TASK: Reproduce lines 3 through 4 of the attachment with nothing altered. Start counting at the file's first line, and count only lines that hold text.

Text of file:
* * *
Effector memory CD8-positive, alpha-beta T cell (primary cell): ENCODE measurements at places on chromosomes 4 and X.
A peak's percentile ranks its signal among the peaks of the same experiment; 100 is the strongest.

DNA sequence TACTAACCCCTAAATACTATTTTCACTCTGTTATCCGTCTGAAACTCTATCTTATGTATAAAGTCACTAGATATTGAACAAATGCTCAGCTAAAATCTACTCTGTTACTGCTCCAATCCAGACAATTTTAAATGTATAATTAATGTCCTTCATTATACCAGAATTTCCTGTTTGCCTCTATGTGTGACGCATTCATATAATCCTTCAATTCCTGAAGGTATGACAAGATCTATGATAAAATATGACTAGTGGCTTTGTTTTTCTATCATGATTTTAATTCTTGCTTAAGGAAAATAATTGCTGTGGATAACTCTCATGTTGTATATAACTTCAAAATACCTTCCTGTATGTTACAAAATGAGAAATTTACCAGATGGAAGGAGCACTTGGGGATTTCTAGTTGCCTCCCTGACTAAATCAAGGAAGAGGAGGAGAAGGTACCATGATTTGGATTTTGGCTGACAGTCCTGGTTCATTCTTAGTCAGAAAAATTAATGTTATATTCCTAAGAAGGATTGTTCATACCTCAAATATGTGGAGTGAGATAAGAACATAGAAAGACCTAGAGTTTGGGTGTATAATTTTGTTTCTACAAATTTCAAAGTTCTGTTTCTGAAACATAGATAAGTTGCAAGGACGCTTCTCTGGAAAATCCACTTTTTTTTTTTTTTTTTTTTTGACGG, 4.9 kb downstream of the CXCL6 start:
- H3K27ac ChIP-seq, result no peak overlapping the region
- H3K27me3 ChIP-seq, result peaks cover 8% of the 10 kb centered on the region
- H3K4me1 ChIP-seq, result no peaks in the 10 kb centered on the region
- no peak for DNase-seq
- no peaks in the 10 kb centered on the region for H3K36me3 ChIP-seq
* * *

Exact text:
DNA sequence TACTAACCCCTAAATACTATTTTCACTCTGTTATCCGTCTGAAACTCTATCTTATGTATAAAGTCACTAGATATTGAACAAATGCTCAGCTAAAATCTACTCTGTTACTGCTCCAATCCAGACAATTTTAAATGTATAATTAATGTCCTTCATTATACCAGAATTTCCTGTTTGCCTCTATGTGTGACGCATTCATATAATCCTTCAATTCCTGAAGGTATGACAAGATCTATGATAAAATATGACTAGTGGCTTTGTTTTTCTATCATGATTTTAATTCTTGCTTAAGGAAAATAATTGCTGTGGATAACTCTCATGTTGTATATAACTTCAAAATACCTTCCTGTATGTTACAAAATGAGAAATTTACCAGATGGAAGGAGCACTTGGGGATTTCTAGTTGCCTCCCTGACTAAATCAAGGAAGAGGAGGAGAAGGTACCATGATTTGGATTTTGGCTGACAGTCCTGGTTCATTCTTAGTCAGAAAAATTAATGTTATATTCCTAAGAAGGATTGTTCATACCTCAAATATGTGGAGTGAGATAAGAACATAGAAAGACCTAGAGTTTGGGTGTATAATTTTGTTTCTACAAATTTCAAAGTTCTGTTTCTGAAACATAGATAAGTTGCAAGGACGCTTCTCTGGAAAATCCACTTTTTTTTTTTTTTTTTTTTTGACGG, 4.9 kb downstream of the CXCL6 start:
- H3K27ac ChIP-seq, result no peak overlapping the region